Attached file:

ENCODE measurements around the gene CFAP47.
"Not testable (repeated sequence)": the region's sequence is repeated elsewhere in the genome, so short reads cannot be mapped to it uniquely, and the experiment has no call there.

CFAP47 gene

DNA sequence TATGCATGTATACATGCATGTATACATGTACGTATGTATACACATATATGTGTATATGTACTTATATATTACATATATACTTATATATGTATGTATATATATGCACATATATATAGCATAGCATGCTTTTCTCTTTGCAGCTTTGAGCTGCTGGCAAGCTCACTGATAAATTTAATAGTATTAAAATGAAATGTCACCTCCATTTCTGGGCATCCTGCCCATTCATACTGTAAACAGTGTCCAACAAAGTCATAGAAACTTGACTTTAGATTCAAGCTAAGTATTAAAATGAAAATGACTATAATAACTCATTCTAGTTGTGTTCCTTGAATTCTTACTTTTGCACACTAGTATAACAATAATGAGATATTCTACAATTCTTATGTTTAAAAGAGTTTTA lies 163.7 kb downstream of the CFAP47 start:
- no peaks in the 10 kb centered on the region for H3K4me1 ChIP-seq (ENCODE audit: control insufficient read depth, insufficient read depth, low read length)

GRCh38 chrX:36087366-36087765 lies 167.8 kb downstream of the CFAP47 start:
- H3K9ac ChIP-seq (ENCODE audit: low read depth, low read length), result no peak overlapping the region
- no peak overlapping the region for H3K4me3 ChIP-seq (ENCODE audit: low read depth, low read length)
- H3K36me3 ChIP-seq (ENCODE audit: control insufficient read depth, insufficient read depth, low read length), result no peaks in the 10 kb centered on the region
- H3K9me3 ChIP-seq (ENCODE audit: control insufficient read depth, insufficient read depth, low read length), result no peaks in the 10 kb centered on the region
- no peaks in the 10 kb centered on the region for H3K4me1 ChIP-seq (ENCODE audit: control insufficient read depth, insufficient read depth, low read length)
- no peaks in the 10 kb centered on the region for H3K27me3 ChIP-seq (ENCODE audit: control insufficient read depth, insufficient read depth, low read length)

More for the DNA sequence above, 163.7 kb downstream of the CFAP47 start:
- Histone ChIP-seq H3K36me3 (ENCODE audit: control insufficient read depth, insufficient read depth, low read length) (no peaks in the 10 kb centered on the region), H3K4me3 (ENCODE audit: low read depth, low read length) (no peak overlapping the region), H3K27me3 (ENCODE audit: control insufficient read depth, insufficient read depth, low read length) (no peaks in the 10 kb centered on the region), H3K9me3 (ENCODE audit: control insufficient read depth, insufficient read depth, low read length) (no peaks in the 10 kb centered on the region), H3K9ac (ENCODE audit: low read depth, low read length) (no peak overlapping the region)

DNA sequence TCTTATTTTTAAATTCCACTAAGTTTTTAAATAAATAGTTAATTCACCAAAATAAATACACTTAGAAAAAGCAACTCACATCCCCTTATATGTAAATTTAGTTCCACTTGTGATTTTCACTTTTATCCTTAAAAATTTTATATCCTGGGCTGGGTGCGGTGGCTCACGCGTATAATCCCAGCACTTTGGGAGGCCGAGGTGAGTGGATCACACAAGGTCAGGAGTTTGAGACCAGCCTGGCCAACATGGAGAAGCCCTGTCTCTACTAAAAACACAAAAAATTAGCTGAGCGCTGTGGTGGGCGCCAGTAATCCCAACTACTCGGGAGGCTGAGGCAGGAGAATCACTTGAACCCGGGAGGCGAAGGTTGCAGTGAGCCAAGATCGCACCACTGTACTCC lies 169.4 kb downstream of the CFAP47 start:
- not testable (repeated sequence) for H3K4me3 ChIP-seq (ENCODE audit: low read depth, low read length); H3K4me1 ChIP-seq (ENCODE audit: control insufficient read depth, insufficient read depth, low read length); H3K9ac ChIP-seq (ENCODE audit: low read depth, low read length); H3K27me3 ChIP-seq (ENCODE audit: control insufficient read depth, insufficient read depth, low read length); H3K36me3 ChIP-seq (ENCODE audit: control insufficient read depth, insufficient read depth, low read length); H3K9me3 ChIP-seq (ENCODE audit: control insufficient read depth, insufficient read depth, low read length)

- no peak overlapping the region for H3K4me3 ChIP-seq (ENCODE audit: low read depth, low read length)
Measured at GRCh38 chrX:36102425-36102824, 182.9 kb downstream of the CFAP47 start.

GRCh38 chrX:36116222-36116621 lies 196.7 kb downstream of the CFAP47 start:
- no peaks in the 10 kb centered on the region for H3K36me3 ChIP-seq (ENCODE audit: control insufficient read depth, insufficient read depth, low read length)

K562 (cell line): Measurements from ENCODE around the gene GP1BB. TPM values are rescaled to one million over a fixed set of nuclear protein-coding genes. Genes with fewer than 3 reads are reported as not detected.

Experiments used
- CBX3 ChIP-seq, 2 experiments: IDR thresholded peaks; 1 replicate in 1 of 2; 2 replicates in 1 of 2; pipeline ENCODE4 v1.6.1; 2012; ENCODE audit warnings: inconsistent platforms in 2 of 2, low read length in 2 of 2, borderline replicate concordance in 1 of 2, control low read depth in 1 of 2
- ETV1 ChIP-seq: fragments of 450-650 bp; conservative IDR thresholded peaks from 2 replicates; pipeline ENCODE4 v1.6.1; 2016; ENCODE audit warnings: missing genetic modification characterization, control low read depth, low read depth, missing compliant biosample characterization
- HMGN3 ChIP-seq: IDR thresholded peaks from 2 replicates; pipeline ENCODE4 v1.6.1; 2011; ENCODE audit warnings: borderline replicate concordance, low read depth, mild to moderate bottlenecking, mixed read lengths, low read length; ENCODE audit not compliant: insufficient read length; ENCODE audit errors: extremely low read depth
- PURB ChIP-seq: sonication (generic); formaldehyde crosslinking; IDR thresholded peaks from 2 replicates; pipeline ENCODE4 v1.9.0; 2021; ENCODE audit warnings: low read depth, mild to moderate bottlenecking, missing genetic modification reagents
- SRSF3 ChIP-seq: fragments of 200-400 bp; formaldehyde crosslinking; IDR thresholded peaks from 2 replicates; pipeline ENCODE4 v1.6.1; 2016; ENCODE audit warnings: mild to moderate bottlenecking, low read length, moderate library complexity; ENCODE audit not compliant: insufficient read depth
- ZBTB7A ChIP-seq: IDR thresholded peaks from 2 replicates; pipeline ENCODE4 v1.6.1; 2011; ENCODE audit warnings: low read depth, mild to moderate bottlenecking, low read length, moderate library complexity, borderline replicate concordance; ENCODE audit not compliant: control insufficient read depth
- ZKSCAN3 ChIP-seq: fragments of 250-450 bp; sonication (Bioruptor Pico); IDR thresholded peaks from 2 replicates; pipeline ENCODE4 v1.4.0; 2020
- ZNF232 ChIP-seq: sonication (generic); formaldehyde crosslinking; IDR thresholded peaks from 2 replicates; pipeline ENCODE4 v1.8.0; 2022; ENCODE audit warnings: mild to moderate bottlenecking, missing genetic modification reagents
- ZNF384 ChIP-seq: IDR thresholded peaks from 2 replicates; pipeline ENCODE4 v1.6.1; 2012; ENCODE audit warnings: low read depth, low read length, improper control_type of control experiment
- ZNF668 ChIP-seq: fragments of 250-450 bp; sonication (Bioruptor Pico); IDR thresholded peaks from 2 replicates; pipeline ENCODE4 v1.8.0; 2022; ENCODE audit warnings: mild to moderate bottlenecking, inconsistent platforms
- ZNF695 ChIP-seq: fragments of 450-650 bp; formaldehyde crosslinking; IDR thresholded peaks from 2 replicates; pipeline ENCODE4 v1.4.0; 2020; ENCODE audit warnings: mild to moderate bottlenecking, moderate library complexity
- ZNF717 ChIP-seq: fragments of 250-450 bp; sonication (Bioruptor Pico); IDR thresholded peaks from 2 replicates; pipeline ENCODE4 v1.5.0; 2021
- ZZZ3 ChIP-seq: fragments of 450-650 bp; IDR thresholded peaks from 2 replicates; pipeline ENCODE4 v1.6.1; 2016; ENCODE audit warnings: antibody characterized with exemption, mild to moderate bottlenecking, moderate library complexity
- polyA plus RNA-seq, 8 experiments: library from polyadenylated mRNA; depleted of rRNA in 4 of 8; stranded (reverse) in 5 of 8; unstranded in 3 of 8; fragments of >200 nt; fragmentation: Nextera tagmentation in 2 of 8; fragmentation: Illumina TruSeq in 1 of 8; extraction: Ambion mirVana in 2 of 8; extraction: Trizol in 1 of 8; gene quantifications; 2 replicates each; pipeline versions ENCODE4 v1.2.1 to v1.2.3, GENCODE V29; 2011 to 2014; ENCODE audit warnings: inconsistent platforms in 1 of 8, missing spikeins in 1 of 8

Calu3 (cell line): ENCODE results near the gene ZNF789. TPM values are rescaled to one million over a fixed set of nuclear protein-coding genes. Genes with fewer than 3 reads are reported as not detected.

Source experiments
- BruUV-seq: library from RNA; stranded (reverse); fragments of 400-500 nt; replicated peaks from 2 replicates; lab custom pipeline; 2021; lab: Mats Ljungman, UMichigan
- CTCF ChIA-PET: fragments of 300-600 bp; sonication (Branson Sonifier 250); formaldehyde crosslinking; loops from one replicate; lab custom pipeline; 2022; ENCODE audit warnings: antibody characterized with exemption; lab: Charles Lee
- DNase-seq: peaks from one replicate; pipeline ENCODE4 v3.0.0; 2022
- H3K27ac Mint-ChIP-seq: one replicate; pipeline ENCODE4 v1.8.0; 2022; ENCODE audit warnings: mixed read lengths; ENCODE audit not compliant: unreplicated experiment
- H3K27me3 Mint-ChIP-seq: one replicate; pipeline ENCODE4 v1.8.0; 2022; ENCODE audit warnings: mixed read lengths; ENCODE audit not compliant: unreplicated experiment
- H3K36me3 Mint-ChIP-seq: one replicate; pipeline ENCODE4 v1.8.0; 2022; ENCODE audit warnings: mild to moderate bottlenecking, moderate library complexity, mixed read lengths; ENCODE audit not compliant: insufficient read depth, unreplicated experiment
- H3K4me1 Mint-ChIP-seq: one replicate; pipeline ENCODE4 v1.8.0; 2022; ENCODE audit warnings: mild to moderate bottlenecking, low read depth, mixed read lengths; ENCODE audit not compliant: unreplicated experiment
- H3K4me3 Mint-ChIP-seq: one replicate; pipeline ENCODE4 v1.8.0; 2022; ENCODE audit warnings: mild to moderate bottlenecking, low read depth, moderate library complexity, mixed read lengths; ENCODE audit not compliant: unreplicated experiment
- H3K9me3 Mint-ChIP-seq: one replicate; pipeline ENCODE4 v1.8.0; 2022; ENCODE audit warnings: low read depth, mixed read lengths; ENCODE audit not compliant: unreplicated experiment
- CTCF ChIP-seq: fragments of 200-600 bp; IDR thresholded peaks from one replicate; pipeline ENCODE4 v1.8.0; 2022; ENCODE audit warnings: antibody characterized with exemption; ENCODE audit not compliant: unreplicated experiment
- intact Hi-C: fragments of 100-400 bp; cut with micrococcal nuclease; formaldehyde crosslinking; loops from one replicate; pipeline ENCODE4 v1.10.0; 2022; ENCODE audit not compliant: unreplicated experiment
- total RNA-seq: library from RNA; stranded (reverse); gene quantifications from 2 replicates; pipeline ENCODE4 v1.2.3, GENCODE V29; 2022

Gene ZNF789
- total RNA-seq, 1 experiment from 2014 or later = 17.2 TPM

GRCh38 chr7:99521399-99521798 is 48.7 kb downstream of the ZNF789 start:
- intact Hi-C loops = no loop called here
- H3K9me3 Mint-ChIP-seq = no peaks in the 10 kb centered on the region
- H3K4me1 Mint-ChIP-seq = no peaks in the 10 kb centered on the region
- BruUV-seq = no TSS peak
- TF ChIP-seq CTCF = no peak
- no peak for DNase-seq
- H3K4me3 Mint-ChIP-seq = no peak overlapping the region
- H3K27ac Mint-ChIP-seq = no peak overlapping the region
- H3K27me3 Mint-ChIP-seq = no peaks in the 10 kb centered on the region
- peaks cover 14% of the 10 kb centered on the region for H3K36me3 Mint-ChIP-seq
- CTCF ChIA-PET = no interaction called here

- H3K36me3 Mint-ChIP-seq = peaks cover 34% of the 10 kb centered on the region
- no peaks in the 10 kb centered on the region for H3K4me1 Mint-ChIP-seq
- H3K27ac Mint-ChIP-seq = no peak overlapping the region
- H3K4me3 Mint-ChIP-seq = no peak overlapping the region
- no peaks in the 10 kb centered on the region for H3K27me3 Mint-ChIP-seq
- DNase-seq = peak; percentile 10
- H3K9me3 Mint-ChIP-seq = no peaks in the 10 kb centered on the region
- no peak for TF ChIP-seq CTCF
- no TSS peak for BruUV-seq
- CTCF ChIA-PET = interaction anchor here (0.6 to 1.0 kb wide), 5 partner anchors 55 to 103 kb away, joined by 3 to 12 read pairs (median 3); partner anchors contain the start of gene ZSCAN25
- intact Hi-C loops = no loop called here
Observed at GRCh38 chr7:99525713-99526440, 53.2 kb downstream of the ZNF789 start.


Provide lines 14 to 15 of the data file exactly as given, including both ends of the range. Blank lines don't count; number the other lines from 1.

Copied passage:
- Histone ChIP-seq H3K36me3 (ENCODE audit: control insufficient read depth, insufficient read depth, low read length) (no peaks in the 10 kb centered on the region), H3K4me3 (ENCODE audit: low read depth, low read length) (no peak overlapping the region), H3K27me3 (ENCODE audit: control insufficient read depth, insufficient read depth, low read length) (no peaks in the 10 kb centered on the region), H3K9me3 (ENCODE audit: control insufficient read depth, insufficient read depth, low read length) (no peaks in the 10 kb centered on the region), H3K9ac (ENCODE audit: low read depth, low read length) (no peak overlapping the region)

DNA sequence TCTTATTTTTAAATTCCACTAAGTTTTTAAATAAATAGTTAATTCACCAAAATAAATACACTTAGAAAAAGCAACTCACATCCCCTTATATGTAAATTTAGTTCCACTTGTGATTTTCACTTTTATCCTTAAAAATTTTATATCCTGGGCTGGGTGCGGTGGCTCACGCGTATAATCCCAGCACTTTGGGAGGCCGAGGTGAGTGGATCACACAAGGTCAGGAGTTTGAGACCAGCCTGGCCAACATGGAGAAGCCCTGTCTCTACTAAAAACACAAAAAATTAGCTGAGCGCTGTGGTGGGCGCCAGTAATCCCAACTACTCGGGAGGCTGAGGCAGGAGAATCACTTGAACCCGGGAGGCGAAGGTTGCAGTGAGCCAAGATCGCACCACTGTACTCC lies 169.4 kb downstream of the CFAP47 start: